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BTI Systems 2014 Predictions - Virtualization to Transform Network Infrastructures in 2014/2015

VMblog 2014 Prediction Series

Virtualization and Cloud executives share their predictions for 2014.  Read them in this VMblog.com series exclusive.

Contributed article by Eve Griliches, Director of Solutions Marketing, BTI Systems

Virtualization to Transform Network Infrastructures in 2014/2015

The growth of data centers globally continues to be fueled by the explosion in cloud traffic, which is anticipated to increase fourfold between 2012 and 2017, reaching 7.7 zettabytes by 2017 (Cisco Global Cloud Index). And in 2017 nearly two-thirds of all workloads will be processed in the cloud and nearly two-thirds of all data center traffic will be cloud-based. But perhaps the most interesting statistic is that 80 percent of cloud traffic is staying within the metro/regional areas, causing content providers to build up to six or more data centers in each locale. When you multiply that by the number of metropolitan areas around the world, it is no surprise that the cloud now presents a significant capacity planning and traffic engineering challenge, particularly due to fluctuating workloads and the dynamic traffic growth between data centers.

Network Infrastructures Have to Change or Providers Will Be Left Behind

Legacy network infrastructures were not designed to handle anything close to these levels of cloud traffic. They are too rigid and too expensive. Change is imperative and the adoption of new open standards of Software Defined Networking (SDN) and Network Functions Virtualization (NFV) are helping to drive the creation of new infrastructures. The changes that must be invoked include using distributed network models when it makes sense, and centralized network models for simple operations and long tail functions. The urgency to make infrastructure changes is fueled by the escalation of network issues with services velocity and the overall decline of revenues for service providers. Legacy networks take up to 24 months to deliver a new service to market, which is way too long to meet consumer and business demands of instant access and ‘click to order' content.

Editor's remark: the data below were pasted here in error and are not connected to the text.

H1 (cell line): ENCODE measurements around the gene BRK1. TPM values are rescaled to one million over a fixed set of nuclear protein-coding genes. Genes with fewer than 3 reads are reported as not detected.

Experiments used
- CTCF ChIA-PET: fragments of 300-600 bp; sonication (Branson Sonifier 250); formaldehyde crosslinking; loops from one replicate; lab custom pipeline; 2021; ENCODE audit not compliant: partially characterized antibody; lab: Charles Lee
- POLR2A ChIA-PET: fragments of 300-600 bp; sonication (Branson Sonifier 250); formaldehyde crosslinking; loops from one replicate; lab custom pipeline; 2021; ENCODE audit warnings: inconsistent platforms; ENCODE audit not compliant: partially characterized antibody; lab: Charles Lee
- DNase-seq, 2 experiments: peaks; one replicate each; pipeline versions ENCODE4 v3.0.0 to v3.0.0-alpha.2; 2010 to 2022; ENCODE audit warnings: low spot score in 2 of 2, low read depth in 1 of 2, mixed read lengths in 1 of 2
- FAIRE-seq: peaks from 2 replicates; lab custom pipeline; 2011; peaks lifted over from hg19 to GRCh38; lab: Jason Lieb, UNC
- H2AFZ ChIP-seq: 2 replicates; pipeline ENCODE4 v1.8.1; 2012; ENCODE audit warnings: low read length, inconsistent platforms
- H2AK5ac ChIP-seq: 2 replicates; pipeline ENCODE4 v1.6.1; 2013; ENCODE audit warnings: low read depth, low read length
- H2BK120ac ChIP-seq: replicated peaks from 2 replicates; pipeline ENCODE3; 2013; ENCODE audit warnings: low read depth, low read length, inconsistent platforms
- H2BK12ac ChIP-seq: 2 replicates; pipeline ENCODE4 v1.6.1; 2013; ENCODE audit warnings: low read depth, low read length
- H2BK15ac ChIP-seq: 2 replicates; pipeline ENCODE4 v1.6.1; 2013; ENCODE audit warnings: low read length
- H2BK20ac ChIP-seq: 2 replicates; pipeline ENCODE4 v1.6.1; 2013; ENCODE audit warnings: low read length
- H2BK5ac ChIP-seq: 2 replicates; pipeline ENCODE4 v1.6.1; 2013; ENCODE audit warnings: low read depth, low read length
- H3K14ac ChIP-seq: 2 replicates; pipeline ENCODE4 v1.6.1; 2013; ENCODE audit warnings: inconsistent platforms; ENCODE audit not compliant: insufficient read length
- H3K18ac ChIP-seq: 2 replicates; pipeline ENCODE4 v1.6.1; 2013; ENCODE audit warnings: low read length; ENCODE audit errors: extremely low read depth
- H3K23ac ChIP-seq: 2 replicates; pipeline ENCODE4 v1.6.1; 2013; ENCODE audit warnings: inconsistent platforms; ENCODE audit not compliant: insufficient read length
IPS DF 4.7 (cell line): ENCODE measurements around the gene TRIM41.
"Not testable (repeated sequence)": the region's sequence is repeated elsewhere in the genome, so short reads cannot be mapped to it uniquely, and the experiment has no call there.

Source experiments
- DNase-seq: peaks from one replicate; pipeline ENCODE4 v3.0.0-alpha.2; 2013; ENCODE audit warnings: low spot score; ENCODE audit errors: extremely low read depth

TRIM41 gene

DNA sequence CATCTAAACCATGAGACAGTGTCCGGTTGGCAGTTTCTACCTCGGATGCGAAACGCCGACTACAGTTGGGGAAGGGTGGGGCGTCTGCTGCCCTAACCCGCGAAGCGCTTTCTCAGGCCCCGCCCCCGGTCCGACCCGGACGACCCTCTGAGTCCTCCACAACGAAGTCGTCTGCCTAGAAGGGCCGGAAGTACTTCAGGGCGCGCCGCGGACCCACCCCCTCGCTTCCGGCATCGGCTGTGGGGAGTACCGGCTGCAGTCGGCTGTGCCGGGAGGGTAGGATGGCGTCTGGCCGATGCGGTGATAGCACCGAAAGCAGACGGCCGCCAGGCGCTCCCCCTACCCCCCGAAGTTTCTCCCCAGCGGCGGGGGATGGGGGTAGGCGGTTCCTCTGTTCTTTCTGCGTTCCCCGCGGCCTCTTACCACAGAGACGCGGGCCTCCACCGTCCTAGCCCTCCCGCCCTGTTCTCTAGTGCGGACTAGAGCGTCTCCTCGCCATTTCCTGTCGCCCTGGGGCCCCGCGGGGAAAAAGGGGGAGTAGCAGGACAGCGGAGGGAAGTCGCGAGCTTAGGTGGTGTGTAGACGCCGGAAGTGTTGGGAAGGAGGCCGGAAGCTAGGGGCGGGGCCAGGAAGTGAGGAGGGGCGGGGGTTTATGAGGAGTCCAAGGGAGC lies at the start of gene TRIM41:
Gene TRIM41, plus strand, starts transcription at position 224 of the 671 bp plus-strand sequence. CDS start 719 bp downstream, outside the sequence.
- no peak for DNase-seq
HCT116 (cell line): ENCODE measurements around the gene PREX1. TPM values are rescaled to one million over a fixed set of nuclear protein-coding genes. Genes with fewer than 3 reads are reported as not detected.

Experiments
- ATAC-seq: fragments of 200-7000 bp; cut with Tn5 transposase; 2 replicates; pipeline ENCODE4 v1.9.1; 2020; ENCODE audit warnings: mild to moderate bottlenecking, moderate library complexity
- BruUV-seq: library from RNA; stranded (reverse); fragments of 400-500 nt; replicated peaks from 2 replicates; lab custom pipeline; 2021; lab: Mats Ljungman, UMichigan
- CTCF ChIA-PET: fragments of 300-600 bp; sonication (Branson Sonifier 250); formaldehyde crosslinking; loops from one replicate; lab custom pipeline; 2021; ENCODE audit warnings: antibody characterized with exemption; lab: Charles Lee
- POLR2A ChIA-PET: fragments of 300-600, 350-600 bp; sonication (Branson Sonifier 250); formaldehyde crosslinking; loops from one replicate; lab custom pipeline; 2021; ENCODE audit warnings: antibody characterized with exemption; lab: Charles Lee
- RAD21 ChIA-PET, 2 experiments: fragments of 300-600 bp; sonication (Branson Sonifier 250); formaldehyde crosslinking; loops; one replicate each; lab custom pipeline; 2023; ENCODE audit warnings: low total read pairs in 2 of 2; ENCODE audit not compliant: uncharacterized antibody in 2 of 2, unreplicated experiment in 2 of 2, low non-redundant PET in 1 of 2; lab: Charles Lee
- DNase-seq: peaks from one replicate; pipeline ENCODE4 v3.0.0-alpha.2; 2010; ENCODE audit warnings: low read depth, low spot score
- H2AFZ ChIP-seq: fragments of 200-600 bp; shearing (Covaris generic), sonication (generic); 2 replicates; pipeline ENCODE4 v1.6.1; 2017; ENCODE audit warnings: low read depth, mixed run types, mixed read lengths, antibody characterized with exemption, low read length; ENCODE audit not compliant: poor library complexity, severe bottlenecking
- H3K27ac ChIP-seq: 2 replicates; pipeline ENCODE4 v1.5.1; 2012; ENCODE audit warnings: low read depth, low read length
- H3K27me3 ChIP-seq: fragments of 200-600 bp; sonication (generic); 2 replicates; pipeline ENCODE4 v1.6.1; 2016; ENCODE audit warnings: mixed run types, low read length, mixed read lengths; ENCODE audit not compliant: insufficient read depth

Virtualization is a Big Step

As we all know, hardware lifecycles are short and product development cycles are relatively longer. In order to enable next generation networks, software must be ‘untethered' from hardware to enable new technology innovations to be applied and quickly tested. SDN and NFV serve as inflection points in driving this separation and will enable more elastic network layers that will provide the key to deploying new applications and services. NFV and policy-centric application integration - leveraged with simplified network layers - will enable operators to host virtualized network functions at various points in the network with the ability to unify them to facilitate innovative revenue-generating services in a cost-optimized way. This service agility is important in connecting data centers in metro and regional deployments, because it is providing end-to-end optimization, monetization and simplification of the growing metro/regional networks.

SDN and NFV Drive an Open Networking Environment

SDN and NFV are in Proof-of-Concept now and we see simple meaningful trials unfolding in 2014. Open networking platforms, with intelligence, and applications enablement, are already creating a new model of simplification, virtualization and monetization, providing cloud to colocation host, hosting provider to customer and customer to customer interactions.

SDN and NFV bring automation and centralization to certain network infrastructures. Industry influencers believe this will be a very gradual process. But it depends on the market. Companies such as Amazon and Facebook are investing heavily in Internet infrastructures to reduce costs, improve performance and ensure capacity to support low latency customer demands for online video, photos, games and other OTT applications. The vendors who respond with intelligent, virtualized network infrastructure solutions that will transform the network to an open platform are the ones who will help providers move quickly to improve operational costs and performance while increasing the opportunities for monetization and optimal utilization of network resources.

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Published Monday, December 30, 2013 1:01 PM by David Marshall
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